Tunneling our Way Through…Making Tunnel Books

Tunneling our Way Through…Making Tunnel Books

For the last class of our recent children’s bookmaking class at LACMA, we made tunnel books…comprised of two spines or sides, a back “page” holding them together.

To prepare for our project, we visited the beautiful LACMA Directors Roundtable Garden, resplendent with its Alexander Calder sculptures: mobiles and stabiles.

We observed how perspective is created by distance, saw how things looked smaller the farther away we are from them, and did a group exercise where each student in turn stated what they saw behind what the previous student said they saw…learning to see in “distance layers” (my terminology), I.E. in perspective.  We also explored the idea of scale seeing how large or small objects are in relation to each other.

Finally, we repaired to the lovely glassed in Plaza Studio, to put our learnings and observations into action, and create our books, exploring color, character, story and setting/environment in the process.

The results are…well, you can see for yourself why I called this class our “Seven From Heaven”!

Students of their own volition devised a theme,

such as this figure hiking,

and followed it through, in this case in silhouette form.

This young artist found images from magazines,

and created a scene with them.

Some created land, city and seascapes through cutting and shaping paper and cardstock strips, and adhering them to the spines,

to beautiful effect.

Students” individual color choices are always interesting…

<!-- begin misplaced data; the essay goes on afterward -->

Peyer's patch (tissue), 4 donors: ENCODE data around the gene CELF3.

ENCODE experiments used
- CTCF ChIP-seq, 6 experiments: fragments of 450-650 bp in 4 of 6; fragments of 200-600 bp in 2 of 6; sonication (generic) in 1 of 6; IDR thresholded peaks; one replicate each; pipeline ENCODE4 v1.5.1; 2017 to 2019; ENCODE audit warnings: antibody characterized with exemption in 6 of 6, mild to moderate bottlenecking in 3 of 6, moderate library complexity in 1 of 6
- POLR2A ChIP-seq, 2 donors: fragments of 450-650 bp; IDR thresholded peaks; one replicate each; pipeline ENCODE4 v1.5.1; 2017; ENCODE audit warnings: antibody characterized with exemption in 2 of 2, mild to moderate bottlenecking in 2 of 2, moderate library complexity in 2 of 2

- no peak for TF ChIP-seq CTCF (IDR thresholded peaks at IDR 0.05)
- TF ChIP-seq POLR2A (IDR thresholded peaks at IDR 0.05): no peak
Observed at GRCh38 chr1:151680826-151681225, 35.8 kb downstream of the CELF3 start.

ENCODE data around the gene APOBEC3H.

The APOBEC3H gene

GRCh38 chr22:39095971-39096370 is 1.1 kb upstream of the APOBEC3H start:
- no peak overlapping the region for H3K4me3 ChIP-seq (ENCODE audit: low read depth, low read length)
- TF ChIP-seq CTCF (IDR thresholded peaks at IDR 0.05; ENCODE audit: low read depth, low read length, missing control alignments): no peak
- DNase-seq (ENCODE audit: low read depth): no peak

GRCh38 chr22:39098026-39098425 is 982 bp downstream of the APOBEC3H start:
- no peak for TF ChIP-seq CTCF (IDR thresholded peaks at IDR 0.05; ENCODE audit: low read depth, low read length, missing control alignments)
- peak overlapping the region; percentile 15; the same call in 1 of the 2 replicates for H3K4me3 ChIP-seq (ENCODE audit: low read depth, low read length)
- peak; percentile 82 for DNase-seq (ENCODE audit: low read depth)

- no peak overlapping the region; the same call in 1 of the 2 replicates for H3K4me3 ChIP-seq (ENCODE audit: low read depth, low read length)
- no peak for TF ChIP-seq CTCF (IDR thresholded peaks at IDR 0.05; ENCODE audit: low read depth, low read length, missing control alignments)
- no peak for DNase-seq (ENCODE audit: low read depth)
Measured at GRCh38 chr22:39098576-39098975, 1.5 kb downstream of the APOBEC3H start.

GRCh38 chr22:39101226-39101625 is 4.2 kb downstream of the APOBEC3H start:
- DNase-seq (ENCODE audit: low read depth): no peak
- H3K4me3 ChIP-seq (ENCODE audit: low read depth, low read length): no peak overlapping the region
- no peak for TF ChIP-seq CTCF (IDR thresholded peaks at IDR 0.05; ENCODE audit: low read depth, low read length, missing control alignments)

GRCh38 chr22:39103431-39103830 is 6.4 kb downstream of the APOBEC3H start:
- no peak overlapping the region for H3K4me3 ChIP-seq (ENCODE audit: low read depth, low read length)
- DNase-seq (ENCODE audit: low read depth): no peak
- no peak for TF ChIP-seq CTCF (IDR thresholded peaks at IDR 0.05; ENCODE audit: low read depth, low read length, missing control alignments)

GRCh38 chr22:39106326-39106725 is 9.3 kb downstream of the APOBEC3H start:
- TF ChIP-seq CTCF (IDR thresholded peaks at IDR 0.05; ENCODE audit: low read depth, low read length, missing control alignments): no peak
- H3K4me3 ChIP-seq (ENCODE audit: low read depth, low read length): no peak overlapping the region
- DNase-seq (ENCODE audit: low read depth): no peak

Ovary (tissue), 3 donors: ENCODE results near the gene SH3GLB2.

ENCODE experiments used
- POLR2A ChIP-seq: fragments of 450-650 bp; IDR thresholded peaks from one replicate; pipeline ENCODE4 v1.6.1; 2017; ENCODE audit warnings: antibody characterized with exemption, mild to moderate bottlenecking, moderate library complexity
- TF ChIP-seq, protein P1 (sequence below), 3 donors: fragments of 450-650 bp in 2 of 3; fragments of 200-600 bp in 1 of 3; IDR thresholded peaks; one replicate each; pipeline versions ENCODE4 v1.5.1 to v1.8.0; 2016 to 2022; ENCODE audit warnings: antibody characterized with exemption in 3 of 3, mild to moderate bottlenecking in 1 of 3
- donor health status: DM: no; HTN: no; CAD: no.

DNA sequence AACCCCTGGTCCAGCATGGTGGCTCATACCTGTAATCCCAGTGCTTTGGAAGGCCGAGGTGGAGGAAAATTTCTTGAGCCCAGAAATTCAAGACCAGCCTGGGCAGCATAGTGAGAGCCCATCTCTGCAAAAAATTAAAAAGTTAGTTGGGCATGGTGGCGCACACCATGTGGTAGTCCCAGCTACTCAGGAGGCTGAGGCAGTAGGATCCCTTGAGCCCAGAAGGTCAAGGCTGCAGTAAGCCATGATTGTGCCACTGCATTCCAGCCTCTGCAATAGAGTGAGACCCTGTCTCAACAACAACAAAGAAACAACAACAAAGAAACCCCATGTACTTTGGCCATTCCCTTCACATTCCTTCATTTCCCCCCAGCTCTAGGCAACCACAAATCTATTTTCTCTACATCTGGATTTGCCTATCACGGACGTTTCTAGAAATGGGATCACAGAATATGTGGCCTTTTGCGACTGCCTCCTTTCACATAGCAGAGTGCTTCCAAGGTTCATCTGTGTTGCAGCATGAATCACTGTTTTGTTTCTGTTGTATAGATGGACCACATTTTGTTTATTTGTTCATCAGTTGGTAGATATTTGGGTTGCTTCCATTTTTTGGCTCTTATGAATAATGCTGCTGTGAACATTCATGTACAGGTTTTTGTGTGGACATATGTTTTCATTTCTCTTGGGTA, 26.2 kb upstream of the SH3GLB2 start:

and often very consistent…also with their clothing color choices, and probably more.

This innovative and well-traveled maker added the words, “Paris, London, New York” on these strips. her travels and where she has lived with her creative family is an important part of her identity.

The red spines on either side create a theatrical effect in this piece, that this bookmaker worked on with meticulous attention to detail, and tender loving care, as she did with all her projects.

I am so going to miss this class. It truly was heavenly to work with such motivated, thoughtful and devoted young creatives in the nurturing, inspirational and magnificent setting of the Los Angeles County Museum of Art. May the “Seven From Heaven” ride LACMA art-mobile again soon, and may it be with me!

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“The Big Book”: Collaboration 3

“The Big Book”: Collaboration 3

Last summer I had the opportunity to do a collaborative book project with students aged 5-10. We called it “The Big Book“.

I created the structure out of repurposed corrugated cardboard. The students then added to, developed, embellished and played with the structure.

The students had access to all of the drawing, painting and collage materials we were using in class on our bookmaking projects to use in any way they wished (within time and space constraints, and reason) on the The Big Book.

Here is some of their play…..

webc1Images of students working on their book projects…on The Big Book


webiDesign and line…

webjWe used beads, paint pens, ribbon, paper, and much more…

The Big Book…Lives!

“The Big Book”: Collaboration 2

“The Big Book”: Collaboration 2

Last summer I had the opportunity to do a collaborative book project with students aged 5-10. We called it “The Big Book“.

weba1I created the structure out of repurposed corrugated cardboard. The students then added to, developed, embellished and played with the structure.

weba2I primed all of the surfaces, and painted the outside of the covers and spine black and the inside white.  I framed the outside of the covers with  extra strips of cardboard for stability.

weba3The students had access to all of the drawing, painting and collage materials we were using in class on our bookmaking projects to use in any way they wished (within time and space constraints, and reason) on the The Big Book.

weba4They went to town using pipe cleaners, cloth, washi and glittery tapes, feathers, and their own drawings

weba5to create designs, borders, text, textures, color and artworks on the collaborative piece.

webb2Because the students were a range of ages, there were a range of effects,